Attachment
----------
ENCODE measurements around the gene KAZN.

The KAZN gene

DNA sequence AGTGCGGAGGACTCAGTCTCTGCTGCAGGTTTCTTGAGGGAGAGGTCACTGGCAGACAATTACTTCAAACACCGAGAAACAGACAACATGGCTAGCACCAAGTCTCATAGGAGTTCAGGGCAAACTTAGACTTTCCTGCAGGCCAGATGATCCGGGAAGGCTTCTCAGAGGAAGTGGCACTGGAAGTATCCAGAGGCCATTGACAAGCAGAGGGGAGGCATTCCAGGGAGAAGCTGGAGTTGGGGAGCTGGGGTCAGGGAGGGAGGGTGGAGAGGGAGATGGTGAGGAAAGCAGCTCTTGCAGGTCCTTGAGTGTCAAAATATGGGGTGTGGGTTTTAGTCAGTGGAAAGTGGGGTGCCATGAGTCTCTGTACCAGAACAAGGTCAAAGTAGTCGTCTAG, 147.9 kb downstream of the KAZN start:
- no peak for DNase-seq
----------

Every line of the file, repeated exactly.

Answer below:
ENCODE measurements around the gene KAZN.

The KAZN gene

DNA sequence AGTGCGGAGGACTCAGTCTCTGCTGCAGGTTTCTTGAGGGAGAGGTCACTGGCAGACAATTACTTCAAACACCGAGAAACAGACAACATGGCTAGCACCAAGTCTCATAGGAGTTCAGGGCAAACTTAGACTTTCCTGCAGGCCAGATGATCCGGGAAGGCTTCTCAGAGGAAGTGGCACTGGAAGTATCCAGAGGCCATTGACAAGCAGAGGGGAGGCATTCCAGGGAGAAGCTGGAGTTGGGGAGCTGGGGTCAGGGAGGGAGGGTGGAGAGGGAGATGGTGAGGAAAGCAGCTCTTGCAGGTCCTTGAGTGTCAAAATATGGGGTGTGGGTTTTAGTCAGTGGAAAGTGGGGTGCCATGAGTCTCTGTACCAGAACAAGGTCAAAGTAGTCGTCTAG, 147.9 kb downstream of the KAZN start:
- no peak for DNase-seq